They were in survival mode. Fighting was there way of committing to each other and supporting each other in ways their family, friends, and community did not.

I asked them, Where will you be in 5 years?

They replied, Probably locked up.

I changed the question to, Where do you want to be? They started revealing their hopes and dreams to be a professional BMX’er, engineer, and film producer. In order to help each other’s dreams come true they had to find a new way to survive in the neighborhood, without fighting and being thrown in jail together.

The entire group made a commitment to stopping fighting. This commitment meant they were able to dream together, and support one another in a new way. They transitioned from surviving to striving for something bigger than they had previously thought was possible.

How would/do you approach them?

I approach every teen in three ways

1. New Identity = You are not your circumstances. Every person has dreams, purpose, worth, and is loved by Christ Jesus. Our circumstances do not define us.

2. Love As God Loves = I don’t love and serve from my being, resources, or ideas. I stay focus on God’s love, his desire, his care, and purpose for each individual.

3. No Friends, All Family = Every student becomes family. Family members respect one another, support one another, bear one another’s burdens, and dream together. No one is a project. Everyone is family.

These are great insights! Thank you Theresa! Look for posts like this from youth workers all over the country every Monday!!

T SpazzyMore about Theresa today:

In 2012 I moved to the beautiful state of Colorado. Through this winding path of God’s grace, I have found a new passion: To shape and serve teens by serving youth leaders, youth organizations, and parents of teens.


Here’s how I’m doing that.

1. Mentoring and coaching
2. Speaking and training3. Providing relevant written resources for today’s youth leader.

Find her at:

theresamazza.com or Twitter: @theresa_mazza

“What do I do when the former youth pastor is still attending our church?”

I get this question from time to time and have actually had to work in this environment in both of the churches I’ve served in over the past 20 years.

Sometimes the former youth pastor takes a promotion and ends up as a worship pastor or the director of a regional campus. Maybe they were a key volunteer holding together the ministry during transition until you stepped into the role. In larger churches, he or she might have been promoted to the Student Ministries Pastor and you take over a junior high or high school ministry. In any case, contending with the former head of a youth ministry you are now charged to lead can be unsettling, challenging or even painful.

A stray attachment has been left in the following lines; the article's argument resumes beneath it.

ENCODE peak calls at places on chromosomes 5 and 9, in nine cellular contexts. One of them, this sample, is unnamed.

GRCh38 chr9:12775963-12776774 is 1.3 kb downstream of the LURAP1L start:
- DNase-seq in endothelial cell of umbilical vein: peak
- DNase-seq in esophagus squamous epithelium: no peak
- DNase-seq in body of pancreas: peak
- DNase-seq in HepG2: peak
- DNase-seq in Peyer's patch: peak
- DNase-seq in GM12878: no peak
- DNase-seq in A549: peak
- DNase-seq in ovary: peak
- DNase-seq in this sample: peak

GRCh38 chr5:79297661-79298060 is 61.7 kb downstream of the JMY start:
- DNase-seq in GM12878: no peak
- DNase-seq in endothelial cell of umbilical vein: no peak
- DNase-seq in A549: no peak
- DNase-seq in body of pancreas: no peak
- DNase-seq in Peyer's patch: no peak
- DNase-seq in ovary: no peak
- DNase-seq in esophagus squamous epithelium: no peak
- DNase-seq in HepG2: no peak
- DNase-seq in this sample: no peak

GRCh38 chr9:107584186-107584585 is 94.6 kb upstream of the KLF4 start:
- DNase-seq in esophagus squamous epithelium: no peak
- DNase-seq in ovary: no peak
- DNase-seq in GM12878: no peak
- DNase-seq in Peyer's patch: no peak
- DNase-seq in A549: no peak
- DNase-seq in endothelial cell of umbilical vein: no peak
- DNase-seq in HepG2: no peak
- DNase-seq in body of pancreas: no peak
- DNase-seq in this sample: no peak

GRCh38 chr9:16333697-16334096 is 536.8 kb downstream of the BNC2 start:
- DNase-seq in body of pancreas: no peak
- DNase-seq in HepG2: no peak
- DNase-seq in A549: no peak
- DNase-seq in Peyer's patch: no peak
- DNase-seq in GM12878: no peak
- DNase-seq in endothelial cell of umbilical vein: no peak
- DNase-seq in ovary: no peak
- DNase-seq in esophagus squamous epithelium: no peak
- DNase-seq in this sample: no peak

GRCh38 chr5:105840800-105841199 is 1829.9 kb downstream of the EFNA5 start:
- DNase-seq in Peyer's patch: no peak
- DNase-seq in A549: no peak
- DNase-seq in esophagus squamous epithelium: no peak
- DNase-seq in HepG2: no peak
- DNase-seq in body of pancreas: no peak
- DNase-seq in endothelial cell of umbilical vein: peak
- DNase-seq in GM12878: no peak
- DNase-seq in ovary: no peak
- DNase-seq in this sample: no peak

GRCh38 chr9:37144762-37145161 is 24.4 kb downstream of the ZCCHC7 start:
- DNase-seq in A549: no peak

I wanted to share a few thoughts today to help you as you process and live in this situation:

If the youth pastor is supportive
I had the privilege of serving under Doug Fields when he was the Student Ministries Pastor at our church. Now I get to carry on his legacy as the high school pastor. People always talk about the “big shoes” I had to fill and the pressure of following him. Doug has an incredible intuition – in just a few minutes he can spot weaknesses and offer ideas on how to come up with creative solutions to them. He is honest with me, he loves me and I know he makes our ministry better. That’s why I hang on every word he says – because of that relationship I know he cares about me as a leader, our high school ministry and wants what’s best for us both. At the same time he wants me to break the rules, challenge the methods of the past and move the ministry forward. He values what I value even if it is different from the way he did it.

A supportive former youth pastor who remains engaged can still be intimidating and challenging but it is one of the best gifts you can be given as a leader. Having a cheerleader and a fresh set of outside eyes is invaluable as you rarely look up from the trenches of day-to-day ministry. Being set up to win by the youth pastor who went before you is affirming and legacy-building. Thank God if you have one of these loving men or women in your church today.

If the youth pastor is not supportive … check back tomorrow for part 2!

Would love to know the situation you serve in and ideas you have to thrive in this environment, too!



Pretty excited for our students (and maybe yours if you don’t live too far away)to participate in a 2-day Student Worship Conference here at Saddleback Church. Here’s a little bit from the website that just launched this week:

To be quite honest, this conference is probably similar to other worship conferences, however, this is geared specifically to students to truly build them and see a bigger picture of what it means to lead people to the throne of GOD. Even more, this Student Worship Conference is intended to help equip students with the basics of what worship is and what it means to be a musician and/or a vocalist in ministry. Many adults volunteers, youth pastors, worship leaders or pastors assume students are to already know what they need to know when it comes to leading worship through music. WRONG!!! No student knows what they are doing. For the most part, most adults do not even know what they are doing. We need to teach all students to become worship pastors and not just worship leaders, because anyone can lead worship (we will explain that more at the conference).

There will be lots of special guests, student bands and fun here at the Refinery at Saddleback. Get more details here, hope you will join us!


The Big 3

 —  April 15, 2013 — 2 Comments